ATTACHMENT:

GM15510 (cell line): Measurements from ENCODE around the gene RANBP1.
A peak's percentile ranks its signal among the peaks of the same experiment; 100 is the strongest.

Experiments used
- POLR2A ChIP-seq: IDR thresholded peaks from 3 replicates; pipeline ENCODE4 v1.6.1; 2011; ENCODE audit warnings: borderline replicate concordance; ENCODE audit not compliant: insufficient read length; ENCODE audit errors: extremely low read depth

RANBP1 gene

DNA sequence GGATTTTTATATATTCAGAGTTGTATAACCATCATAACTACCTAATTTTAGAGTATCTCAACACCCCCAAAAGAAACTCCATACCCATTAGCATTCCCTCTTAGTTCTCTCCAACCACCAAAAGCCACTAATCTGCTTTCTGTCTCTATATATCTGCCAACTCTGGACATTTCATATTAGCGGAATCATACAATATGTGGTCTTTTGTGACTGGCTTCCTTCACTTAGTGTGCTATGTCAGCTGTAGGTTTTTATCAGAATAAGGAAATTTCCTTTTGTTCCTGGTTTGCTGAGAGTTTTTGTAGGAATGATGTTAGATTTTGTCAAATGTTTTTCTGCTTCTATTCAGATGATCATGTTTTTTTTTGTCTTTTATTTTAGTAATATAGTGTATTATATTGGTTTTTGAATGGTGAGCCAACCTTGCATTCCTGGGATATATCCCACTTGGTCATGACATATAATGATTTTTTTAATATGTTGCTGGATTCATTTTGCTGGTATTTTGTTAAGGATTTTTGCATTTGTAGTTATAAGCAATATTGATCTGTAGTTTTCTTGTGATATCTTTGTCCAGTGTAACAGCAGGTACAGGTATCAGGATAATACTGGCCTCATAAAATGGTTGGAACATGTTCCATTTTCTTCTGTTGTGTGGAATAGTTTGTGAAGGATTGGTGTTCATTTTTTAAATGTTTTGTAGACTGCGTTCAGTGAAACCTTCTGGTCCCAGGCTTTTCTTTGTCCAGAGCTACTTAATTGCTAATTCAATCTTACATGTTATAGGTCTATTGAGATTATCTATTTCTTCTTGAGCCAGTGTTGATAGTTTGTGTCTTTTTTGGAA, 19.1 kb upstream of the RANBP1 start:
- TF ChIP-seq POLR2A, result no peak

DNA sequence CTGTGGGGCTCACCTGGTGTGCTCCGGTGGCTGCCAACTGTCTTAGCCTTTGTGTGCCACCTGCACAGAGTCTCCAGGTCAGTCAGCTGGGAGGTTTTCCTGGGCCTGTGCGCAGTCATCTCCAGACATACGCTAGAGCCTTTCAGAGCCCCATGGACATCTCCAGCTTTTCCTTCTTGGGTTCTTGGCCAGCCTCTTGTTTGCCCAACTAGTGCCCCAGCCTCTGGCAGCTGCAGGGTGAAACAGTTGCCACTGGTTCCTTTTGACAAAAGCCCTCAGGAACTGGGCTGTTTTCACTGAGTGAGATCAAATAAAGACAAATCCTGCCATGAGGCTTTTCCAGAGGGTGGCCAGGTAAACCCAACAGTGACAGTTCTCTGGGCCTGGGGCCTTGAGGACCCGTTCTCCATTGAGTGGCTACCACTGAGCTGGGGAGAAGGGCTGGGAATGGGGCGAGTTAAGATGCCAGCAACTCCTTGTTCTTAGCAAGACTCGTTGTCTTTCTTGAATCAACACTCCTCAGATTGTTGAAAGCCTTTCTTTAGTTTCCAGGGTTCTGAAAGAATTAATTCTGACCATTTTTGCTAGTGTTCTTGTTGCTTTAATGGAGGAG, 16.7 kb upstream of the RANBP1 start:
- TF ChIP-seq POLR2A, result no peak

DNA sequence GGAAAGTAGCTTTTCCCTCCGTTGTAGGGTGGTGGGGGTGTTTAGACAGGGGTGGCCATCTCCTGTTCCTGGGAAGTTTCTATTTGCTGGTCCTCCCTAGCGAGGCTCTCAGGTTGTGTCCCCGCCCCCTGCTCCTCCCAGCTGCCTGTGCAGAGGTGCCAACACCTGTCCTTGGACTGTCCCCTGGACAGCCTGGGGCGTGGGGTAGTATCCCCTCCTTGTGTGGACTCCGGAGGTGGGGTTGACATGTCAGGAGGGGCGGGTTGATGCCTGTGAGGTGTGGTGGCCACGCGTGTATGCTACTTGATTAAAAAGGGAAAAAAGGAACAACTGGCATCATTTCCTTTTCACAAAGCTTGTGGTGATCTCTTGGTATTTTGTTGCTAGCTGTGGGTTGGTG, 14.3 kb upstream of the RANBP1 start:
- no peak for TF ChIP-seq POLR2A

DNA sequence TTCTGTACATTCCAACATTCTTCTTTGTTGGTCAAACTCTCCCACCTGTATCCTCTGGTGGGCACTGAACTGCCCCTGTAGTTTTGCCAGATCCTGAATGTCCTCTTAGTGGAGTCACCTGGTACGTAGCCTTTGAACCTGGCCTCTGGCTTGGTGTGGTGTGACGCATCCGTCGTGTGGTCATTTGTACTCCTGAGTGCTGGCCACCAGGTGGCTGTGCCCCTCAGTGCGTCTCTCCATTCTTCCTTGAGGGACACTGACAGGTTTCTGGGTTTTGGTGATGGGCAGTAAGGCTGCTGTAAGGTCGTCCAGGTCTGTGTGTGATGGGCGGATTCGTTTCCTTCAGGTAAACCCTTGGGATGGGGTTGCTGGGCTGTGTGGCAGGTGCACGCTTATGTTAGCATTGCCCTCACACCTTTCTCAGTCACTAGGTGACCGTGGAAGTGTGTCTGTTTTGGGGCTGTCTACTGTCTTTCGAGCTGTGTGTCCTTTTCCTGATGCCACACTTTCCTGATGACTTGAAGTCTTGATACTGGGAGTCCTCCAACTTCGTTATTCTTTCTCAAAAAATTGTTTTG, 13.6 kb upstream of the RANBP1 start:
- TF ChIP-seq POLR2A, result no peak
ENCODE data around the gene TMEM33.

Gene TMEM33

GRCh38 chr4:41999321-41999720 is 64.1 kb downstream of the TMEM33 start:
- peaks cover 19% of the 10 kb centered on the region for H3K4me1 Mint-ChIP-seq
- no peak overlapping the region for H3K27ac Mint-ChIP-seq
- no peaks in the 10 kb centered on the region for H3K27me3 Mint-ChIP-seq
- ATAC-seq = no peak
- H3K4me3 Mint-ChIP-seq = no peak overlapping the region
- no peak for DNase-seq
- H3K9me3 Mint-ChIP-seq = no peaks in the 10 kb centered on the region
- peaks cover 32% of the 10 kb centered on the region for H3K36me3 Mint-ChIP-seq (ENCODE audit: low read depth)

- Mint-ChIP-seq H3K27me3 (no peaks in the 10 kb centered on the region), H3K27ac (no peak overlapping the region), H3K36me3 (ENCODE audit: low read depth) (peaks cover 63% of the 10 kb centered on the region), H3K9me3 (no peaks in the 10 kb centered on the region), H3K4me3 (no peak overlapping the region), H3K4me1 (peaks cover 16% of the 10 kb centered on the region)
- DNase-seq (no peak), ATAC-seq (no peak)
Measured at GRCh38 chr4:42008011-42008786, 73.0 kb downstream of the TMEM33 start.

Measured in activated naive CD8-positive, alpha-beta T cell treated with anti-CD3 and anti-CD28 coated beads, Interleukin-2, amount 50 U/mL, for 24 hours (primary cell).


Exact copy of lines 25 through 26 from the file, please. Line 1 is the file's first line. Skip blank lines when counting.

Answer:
- Mint-ChIP-seq H3K27me3 (no peaks in the 10 kb centered on the region), H3K27ac (no peak overlapping the region), H3K36me3 (ENCODE audit: low read depth) (peaks cover 63% of the 10 kb centered on the region), H3K9me3 (no peaks in the 10 kb centered on the region), H3K4me3 (no peak overlapping the region), H3K4me1 (peaks cover 16% of the 10 kb centered on the region)
- DNase-seq (no peak), ATAC-seq (no peak)